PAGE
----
Literacy Collaborative trainers, coaches, and the teachers with whom they work understand how foundational the Interactive Read-Aloud is. We know because we’ve experienced the power in building conversation around a text to construct meaning, and we’re awed by the thinking that our students display day in and day out as we provide opportunities through this all-important context.
I spent some time recently in a 5th grade classroom with students who had never experienced an Interactive Read-Aloud. After modeling the practice and engaging students on six different occasions, I interviewed the teacher to get her impressions. One of the comments she made was, “I think as a typical classroom teacher, we feel the pressure of having to deliver so much, but this is a perfect tie-in to let them learn. I don’t have to give the answer. I don’t have to deliver it all. They do the delivering. They teach each other. They build those ideas and even prompt questions in me. I think that’s something we have to do more of. We don’t make enough time in the day to do that. I think this Interactive Read-Aloud is very valuable.” More
In order to monitor student progress and success in literacy, effective schools use both formative and summative assessments. Both are meant to develop a feedback loop between student learning and instructional practices. They provide teachers and students with information about strengths and challenges, driving instructional decisions for further learning.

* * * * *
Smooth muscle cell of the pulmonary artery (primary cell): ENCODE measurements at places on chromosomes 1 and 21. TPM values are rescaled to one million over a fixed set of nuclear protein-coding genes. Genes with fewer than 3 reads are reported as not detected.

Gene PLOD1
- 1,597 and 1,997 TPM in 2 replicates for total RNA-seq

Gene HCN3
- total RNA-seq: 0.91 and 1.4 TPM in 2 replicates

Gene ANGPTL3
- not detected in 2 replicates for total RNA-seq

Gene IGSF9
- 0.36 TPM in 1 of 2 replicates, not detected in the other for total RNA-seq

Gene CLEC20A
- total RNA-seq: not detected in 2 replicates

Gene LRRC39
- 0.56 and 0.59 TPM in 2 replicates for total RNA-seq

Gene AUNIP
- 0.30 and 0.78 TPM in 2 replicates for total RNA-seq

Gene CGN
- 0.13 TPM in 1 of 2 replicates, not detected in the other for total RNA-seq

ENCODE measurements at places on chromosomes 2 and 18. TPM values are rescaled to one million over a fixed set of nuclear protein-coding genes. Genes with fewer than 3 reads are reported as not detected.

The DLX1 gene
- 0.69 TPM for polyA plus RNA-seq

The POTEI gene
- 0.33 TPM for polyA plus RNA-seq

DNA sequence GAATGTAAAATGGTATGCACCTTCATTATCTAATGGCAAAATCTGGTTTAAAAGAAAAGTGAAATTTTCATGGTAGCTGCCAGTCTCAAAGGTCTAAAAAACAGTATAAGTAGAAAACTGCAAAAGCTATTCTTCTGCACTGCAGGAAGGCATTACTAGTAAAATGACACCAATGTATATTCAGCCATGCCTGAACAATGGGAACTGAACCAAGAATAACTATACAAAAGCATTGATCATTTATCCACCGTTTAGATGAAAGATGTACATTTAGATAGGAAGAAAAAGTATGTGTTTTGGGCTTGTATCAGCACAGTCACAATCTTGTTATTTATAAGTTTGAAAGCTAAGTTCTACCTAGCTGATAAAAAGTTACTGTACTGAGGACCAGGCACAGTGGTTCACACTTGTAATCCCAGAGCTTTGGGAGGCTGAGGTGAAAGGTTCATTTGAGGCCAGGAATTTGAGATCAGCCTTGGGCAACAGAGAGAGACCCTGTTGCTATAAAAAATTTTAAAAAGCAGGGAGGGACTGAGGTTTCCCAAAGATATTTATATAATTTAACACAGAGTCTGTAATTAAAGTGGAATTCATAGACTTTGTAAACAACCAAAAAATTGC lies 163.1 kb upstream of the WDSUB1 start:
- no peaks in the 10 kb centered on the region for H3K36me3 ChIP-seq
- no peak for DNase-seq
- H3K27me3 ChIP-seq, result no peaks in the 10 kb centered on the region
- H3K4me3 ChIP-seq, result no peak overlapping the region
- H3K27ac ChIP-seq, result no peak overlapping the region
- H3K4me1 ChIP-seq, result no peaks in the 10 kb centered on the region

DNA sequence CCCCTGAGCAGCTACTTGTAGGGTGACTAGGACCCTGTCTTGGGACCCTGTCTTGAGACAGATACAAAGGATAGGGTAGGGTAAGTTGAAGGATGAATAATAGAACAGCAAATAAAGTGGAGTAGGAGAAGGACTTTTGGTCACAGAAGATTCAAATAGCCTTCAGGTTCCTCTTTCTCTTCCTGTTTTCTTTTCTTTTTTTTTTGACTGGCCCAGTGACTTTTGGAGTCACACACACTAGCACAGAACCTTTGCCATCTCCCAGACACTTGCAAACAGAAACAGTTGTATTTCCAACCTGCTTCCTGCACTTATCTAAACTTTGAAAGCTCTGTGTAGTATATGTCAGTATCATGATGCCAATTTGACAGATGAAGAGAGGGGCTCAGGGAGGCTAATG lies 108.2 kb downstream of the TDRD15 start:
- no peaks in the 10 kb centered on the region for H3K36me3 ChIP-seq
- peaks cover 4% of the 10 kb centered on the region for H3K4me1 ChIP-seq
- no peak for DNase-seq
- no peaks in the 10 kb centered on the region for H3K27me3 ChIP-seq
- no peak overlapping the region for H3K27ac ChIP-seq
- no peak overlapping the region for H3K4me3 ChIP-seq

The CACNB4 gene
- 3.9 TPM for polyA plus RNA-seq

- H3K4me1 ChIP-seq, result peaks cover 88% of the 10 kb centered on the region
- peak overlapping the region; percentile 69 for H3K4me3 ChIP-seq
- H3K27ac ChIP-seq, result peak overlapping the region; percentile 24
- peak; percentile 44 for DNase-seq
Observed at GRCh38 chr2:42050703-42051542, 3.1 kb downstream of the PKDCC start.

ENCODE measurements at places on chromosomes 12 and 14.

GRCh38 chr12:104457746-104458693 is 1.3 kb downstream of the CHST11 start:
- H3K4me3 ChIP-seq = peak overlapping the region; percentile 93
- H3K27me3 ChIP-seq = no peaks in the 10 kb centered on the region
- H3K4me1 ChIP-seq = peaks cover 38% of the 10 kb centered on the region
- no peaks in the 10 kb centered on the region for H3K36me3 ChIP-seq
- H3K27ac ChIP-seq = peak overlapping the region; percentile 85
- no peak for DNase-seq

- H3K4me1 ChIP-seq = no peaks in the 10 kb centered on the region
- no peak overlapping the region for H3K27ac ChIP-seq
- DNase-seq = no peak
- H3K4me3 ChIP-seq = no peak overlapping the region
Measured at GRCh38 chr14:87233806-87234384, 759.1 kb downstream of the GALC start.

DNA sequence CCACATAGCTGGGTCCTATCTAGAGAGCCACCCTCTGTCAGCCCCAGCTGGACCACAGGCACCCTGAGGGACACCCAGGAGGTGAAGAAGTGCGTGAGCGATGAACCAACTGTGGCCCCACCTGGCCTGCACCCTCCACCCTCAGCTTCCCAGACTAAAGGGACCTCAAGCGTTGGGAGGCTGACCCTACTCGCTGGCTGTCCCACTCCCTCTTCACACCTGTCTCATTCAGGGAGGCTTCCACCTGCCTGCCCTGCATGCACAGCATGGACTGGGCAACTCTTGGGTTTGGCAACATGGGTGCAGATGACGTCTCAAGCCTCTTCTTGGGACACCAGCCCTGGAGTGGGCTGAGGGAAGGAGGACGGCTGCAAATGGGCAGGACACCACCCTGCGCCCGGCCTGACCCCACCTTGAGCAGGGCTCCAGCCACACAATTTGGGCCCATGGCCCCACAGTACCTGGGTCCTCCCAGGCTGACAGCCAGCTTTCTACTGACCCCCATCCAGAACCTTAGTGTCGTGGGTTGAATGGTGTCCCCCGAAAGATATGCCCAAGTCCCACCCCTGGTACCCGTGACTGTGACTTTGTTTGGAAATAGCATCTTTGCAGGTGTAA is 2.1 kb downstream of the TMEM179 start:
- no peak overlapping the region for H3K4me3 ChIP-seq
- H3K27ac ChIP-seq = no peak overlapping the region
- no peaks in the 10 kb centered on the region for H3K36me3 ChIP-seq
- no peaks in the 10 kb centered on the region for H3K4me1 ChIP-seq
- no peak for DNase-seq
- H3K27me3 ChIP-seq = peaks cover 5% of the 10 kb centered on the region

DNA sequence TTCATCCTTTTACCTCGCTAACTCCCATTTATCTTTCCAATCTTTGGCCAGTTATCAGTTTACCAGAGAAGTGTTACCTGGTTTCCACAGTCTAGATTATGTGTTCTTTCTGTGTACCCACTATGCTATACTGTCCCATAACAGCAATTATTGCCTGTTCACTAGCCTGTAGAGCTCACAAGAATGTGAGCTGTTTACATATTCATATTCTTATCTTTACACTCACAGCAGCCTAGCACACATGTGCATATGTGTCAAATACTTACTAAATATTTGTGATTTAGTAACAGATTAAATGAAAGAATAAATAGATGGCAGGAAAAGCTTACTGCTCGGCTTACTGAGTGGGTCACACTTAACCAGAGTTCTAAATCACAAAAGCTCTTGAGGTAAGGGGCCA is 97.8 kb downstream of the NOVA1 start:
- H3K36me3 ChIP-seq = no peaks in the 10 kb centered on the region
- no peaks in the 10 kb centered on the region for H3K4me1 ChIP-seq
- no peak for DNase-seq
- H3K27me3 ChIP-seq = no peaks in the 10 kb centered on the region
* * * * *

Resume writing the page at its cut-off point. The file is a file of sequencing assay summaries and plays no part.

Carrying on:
Formative assessments are ongoing, taking place during the learning process and providing continuous, immediate feedback regarding teaching and learning. They may include anecdotal records, classroom observations, student self-assessments, entries within the writer’s notebook, oral tasks, portfolio pieces, diagnostic tests, quizzes, essays, performance tasks, conversations, writing samples, or exit slips. Some specific formative assessments are as follows: Reader’s Notebook (Fountas & Pinnell, 2001), Observation Survey (Clay, 2002), Benchmark Assessment System (Fountas & Pinnell, 2007), Running Records (Clay, 2002)), and Developmental Spelling Assessment (Ganske, 2000). Frequent assessment guides teachers to “help children move from where they are to somewhere else” by developing responsive curricula in real-time, during the learning process (Clay, 1998). It improves instructional methods, increases differentiation to meet student needs, and provides valuable feedback for both teachers and students. Formative assessment can result in significant learning gains but only when the assessment results are used to inform the instructional and learning process (Black & William, 1998). They are often referred to as assessments “for learning.” More
When engaging children in the practice of Interactive Read-Aloud, it is important to choose high quality text that will promote good conversation. In addition, exposing students to a wide range of authors, genre, and content will broaden their repertoire of experiences. I am often asked for a list of recommendations, and although many lists have been published by others, I’ve compiled my own personal list of favorites. What follows is a variety of titles that I have personally used during Interactive Read-Aloud with intermediate readers. I would love to hear some of your favorites as well! More